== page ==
He was interviewed by Jon Ronson for his 2011 book The Psychopath Test. Ronson gave Dunlap the Hare psychopathy test and noted that Dunlap possessed a number of traits common to psychopaths. [37]

In 2002, a documentary film by the U.S. TV program Frontline was released named Bigger than Enron. It detailed the events that occurred at Sunbeam when Dunlap was CEO and investigated the accounting practices that were implemented.[38]

Carol Dweck, author of "Mindset: The New Psychology of Success", described Dunlap as an exemplar of the "fixed mindset," a person whose inability to accept feedback from colleagues beneath him and his rabid need to protect his self-image as an infallible "superstar" (his own word) led to his downfall.[citation needed]


  1. ^ Byrne, James (September 5, 2002). "Chainsaw Al Dunlap Cuts His Last Deal". Bloomberg News.
  2. ^ a b c d e f Smith, Harrison (January 28, 2019). "Albert J. Dunlap, corporate turnaround specialist accused of accounting fraud, dies at 81". The Washington Post.
  3. ^ a b "Prominent FSU supporter Al Dunlap dies at 81". Tallahassee Democrat. January 26, 2019.
  4. ^ Webber, David H. (April 2018). The Rise of the Working-Class Shareholder: Labor's Last Best Weapon. Harvard University Press. p. 6. ISBN 978-0-674-91946-4. Retrieved November 15, 2019.
  5. ^ Sellers, Patricia (January 12, 1998). "Can Chainsaw Al Really Be A Builder? America's most ferocious cost cutter says he wants to make Sunbeam bigger. With help from Sam Walton's daughter, he's looking at a major acquisition". Fortune. CNN.
  6. ^ Hagerty, James R. (January 27, 2019). "Albert J. Dunlap, Cost-Slashing Sunbeam CEO Known as 'Chainsaw Al,' Dies at Age 81". The Wall Street Journal.
  7. ^ "Portfolio's Worst American CEOs of All Time". CNBC. April 30, 2009.
  8. ^ "Worst CEOs Ever: Al Dunlap". Business Insider.
  9. ^ Deutschmann, Alan (July 1, 2005). "Is Your Boss a Psychopath". Fast Company.
  10. ^ Byrne, John A. (July 1, 2005). "WORKING FOR THE BOSS FROM HELL". Fast Company.
  11. ^ Ronson, Jon (2012). The Psychopath Test: A Journey Through the Madness Industry. Picador. ISBN 9781594485756.
  12. ^ "Strange answers to the psychopath test - Jon Ronson". YouTube. TED-Ed. May 7, 2013. Archived from the original on December 21, 2021. Retrieved November 1, 2020.
  13. ^ a b Hagerty, James R. (January 27, 2019). "Albert J. Dunlap, Cost-Slashing Sunbeam CEO Known as 'Chainsaw Al,' Dies at Age 81". The Wall Street Journal.
  14. ^ a b Sider, Don (November 25, 1996). "The Terminator". People.com.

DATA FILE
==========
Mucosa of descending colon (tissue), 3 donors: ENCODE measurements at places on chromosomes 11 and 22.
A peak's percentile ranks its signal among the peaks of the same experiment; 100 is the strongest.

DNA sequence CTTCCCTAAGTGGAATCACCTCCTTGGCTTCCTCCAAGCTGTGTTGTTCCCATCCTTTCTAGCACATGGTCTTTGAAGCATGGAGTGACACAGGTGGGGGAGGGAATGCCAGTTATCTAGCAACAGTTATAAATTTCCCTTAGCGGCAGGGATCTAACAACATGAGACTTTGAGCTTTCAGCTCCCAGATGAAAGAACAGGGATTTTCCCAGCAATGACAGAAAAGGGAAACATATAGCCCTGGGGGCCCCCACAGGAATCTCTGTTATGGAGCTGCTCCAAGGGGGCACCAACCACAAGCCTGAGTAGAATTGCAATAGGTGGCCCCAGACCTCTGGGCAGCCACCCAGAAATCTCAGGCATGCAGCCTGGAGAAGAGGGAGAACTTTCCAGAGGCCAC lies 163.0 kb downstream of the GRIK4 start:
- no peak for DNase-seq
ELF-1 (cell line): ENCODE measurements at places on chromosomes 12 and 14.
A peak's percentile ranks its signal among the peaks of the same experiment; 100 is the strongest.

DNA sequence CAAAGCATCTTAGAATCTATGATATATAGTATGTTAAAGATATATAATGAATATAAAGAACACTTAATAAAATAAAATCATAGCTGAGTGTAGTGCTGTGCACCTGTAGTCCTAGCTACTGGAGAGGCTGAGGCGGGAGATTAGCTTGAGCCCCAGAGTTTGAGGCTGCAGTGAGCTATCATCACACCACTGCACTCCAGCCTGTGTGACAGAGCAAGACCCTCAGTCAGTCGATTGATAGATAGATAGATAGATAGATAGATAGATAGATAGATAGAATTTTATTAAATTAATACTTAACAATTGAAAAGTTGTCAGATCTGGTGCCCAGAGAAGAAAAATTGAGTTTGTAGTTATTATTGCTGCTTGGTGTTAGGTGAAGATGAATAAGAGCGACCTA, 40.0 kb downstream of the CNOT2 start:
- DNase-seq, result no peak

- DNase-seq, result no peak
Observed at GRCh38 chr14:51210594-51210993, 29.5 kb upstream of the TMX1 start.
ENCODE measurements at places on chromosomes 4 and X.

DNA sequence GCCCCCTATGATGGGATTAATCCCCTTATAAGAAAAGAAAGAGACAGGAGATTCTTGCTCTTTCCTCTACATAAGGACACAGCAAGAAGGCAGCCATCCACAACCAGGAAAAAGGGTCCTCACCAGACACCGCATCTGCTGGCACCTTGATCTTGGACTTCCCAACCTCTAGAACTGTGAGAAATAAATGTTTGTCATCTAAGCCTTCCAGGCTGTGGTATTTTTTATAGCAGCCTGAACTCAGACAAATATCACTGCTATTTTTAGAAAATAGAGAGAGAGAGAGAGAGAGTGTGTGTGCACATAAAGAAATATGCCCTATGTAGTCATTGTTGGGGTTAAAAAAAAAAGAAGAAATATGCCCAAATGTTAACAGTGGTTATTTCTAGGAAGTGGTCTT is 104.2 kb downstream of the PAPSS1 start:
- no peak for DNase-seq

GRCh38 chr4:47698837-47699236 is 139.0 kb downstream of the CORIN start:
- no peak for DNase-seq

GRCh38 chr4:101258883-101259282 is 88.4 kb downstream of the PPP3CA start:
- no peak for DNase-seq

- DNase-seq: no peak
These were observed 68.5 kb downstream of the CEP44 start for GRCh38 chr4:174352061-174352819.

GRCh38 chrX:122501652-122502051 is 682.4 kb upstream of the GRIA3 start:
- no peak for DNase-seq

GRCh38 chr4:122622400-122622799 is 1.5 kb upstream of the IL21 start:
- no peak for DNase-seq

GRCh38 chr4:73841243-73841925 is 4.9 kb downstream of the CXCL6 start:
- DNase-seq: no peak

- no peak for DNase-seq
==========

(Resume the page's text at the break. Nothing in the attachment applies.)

15. ^ "The Wall Street Transcript bio page on Dunlap".
  16. ^ Norris, Floyd (July 16, 2001). "The Incomplete Resume". The New York Times.
  17. ^ Gilpin, Kenneth N.; Purdum, Todd S. (March 6, 1985). "Lily-Tulip President Adds Chairman's Title". The New York Times.
  18. ^ 'The Price of Fortune: The untold story of being James Packer'. Damon Kitney. Harper Collins 2018
  19. ^ "Former Scott Paper Chief Named To Top Position at Sunbeam". The New York Times. July 19, 1996.
  20. ^ a b Norris, Floyd (September 6, 2002). "Will Justice Department Go After Dunlap?". The New York Times.
  21. ^ Pounds, Marcia H. (January 14, 1996). "DUNLAP: I SAVED SCOTT PAPER". Sun-Sentinel.
  22. ^ a b SEC complaint against Dunlap
  23. ^ a b c Sunbeam Corporation: “Chainsaw Al,” Greed, and Recovery Archived 2013-11-27 at the Wayback Machine, Daniels Fund Ethics Initiative
  24. ^ MULLIGAN, THOMAS S. (March 3, 1998). "Sunbeam Plans to Buy 3 Firms for $2.5 Billion". Los Angeles Times.
  25. ^ Canedy, Dana (June 16, 1998). "Sunbeam's Board, in Revolt, Ousts Job-Cutting Chairman". The New York Times.
  26. ^ "Sunbeam to restate results". CNN. August 6, 1998.
  27. ^ "Sunbeam restates results". CNN. November 12, 1998.
  28. ^ Canedy, Dana (October 21, 1998). "Sunbeam Restates Results, and 'Fix' Shows Significant Warts". The New York Times.
  29. ^ "SEC Sues Former CEO, CFO, Other Top Former Officers of Sunbeam Corporation in Massive Financial Fraud" (Press release). U.S. Securities and Exchange Commission. May 15, 2001.
  30. ^ Gallagher, Bill. "Once a Bum, Always a Bum". Niagara Falls Reporter.
  31. ^ Countryman, Andrew (September 5, 2002). "Dunlap barred, must pay $500,000". Chicago Tribune.
  32. ^ Norris, Floyd (May 20, 2005). "At Sunbeam, Big Guys Won, Public Lost". The New York Times..
  33. ^ "Cutting to the core[videorecording] :Albert J. Dunlap /Hedrick Smith Productions". National Library Board – Singapore. 1998.
  34. ^ "The Mayfair Set, Episode 3 – Destroy the Technostructure (1999) by Adam Curtis". YouTube. 1999.[dead YouTube link]
  35. ^ Walker, Rob; Neufeld, Josh (2007). Titans of Finance: True Tales of Money & Business. ISBN 978-1891867057.
  36. ^ McGeehan, Patrick (June 3, 2001). "Private Sector; Dumbed Down on Wall St.: Junk Finance, With Pictures". The New York Times.
  37. ^ "A Psychopath Walks Into A Room. Can You Tell?". NPR. May 21, 2011.
  38. ^ "Introduction: Bigger Than Enron". PBS. Frontline. June 20, 2002.

Further reading[edit]

By Dunlap:

About Dunlap: